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I was looking up the meaning of 咬人猫 on google translate. 咬人猫 translated to

Bite the cat

I know a little bit of kanji and know that means person/human/man ... and means cat. So "Bite the cat" surprised me as there is nothing related to "person/human ... ".

Unconvinced, I tried 咬猫 which also translated to

Bite the cat

Now I realised Google is just messing me with, LOL. Anyway, jokes aside, I tried the 人猫 next, which translated to

Human cat

This made more sense to me.

Looking up further, I got the following

咬 yǎo
    (指用牙)bite

   被狗/蛇咬了一口
     get bitten by a dog/snake

So after all this, I was pretty sure it is thing related to "bite" and "human cat". So, I believe 咬人猫 should be something like

biting human cat

So what is the actual meaning?

PS: No idea of Chinese language and sub-par knowledge of kanji. Was just curious, so ended up here :)

  • 咬人猫 means 'cat that bite human'. XD. No 咬猫 or 人猫. But there is 猫人 for human cat. – Jacob Oct 7 '17 at 19:04
  • Human-biting cat. 咬人 means (v.) to bite human or (adj.) human-biting. – NS.X. Oct 7 '17 at 19:09
  • @NS.X. So it's the other way around. Thanks. In that case, what will biting human-cat be? And by human-cat, I mean something like a cat-man, if that makes any sense. Will it be like 咬猫人? – user18093 Oct 7 '17 at 20:19
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Well, in Taiwan, "咬人猫" is the local name of urtica thunbergiana (蕁麻).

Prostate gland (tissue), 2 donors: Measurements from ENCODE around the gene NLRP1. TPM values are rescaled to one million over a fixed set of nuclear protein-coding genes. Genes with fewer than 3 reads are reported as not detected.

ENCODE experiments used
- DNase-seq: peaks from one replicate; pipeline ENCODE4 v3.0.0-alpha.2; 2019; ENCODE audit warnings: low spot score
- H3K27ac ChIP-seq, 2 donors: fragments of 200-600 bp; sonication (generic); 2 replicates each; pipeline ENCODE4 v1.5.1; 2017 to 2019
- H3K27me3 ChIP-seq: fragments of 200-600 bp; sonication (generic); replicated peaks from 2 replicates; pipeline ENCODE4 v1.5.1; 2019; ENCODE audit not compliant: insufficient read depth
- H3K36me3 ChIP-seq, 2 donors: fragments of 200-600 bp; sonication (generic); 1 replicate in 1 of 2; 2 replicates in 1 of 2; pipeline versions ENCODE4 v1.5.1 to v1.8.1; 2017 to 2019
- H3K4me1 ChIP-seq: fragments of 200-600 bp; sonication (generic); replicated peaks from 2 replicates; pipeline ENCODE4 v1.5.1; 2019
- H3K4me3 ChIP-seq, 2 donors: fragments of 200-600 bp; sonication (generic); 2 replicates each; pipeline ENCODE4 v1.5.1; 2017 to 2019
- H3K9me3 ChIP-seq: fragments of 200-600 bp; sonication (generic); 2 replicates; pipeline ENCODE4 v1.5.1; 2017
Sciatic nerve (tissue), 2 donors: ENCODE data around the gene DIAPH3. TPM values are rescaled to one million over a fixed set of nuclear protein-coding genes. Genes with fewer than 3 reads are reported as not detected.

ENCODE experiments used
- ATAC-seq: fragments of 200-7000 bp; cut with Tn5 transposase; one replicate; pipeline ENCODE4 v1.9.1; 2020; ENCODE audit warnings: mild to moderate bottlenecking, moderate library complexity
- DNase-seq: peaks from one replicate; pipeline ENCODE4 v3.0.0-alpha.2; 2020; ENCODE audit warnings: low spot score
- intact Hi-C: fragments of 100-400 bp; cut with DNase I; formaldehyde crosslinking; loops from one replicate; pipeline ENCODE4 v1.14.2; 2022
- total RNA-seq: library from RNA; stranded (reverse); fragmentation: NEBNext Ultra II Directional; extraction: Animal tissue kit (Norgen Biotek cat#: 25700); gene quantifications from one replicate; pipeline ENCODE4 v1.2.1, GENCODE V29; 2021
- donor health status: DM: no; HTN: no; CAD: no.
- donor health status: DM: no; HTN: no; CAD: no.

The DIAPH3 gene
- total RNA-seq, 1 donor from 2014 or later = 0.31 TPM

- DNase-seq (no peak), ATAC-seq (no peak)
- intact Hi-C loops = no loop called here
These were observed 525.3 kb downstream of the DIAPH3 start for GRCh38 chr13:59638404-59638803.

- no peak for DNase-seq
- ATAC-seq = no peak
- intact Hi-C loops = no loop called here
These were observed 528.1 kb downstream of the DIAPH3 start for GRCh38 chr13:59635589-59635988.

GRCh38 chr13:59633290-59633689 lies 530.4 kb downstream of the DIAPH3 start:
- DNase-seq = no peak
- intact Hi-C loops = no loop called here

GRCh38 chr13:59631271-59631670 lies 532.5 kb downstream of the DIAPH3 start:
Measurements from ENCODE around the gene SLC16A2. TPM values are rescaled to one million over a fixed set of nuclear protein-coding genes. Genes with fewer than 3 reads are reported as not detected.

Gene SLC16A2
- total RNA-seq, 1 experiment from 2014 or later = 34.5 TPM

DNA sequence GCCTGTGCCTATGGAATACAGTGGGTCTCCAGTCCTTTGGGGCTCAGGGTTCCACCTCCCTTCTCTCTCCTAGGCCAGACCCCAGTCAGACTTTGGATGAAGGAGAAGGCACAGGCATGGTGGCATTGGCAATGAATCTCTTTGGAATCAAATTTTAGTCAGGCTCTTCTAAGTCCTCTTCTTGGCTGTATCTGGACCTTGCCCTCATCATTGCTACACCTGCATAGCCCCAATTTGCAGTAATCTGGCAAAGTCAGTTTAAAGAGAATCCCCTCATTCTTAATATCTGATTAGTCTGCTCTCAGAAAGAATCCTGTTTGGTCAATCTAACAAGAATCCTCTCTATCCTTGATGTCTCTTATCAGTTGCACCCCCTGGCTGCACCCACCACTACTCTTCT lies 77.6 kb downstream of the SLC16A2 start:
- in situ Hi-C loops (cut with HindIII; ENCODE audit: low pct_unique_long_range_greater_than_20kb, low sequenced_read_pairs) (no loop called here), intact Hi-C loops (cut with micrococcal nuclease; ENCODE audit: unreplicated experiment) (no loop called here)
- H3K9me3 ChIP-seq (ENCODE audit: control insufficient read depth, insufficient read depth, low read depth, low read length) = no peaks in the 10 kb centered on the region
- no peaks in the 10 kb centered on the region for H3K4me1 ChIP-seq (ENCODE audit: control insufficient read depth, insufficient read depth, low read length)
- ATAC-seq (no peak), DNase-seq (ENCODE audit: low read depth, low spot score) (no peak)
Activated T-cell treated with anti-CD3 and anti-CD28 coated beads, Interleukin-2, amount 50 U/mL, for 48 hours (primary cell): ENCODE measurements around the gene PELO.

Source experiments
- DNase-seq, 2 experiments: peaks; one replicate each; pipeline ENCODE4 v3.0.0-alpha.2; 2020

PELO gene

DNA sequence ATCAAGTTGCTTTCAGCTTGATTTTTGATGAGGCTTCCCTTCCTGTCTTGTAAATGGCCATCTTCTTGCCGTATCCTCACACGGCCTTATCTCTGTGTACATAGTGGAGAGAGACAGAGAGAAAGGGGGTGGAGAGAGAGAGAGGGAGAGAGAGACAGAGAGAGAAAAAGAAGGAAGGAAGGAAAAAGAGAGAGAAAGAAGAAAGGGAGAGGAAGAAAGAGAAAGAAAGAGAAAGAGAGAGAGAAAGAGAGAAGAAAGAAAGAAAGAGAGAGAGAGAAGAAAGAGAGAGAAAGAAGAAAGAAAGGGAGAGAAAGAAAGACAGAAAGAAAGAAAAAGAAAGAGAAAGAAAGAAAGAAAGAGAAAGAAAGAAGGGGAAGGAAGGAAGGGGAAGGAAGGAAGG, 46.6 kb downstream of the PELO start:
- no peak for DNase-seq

It's a poisonous plant.

enter image description here enter image description here

The moral is: don't rely on google translate solely :)

  • So how is the local name pronounced? – user18093 Oct 8 '17 at 2:57
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You're enough to make jokes... 咬人猫 just a nikename of an account of famous website.She's a cute girl,and made some videos.enter image description here

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    looks like this is not a simple language question. – Jacob Oct 8 '17 at 16:32
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Well, an Australian women I know, here in China, took in a cat from the streets, because she felt sorry for it. It turned out to be a 咬人猫,it bit her arm badly and she had to pay 2000 RMB for an anti-rabies injection!

In English, we use relative clauses a lot for description:

That is the cat [that bites people]. [relative clause]

Chinese mostly puts this kind of description in front of the noun, so we get:

That is a [bites people] cat   
那是只[咬人的]猫。

A person who bites cats (probably not many of them!) would be

一个咬猫的人

Batman is 蝙蝠侠 which is 'bat knight/hero'
Superman is 超人 which is 'surpass person'

If a hypothetical Catman were a hero, you could maybe call him '猫侠‘, but if he was evil than possibly '恶猫人’ and if this villain bites people, that could be expressed as thus:

  恶猫人再次咬了一个人
  Catman has bitten someone again

Did I just hear a bloodcurdling 'Meow'? Oh no, it's Catm ..... arrrgh!

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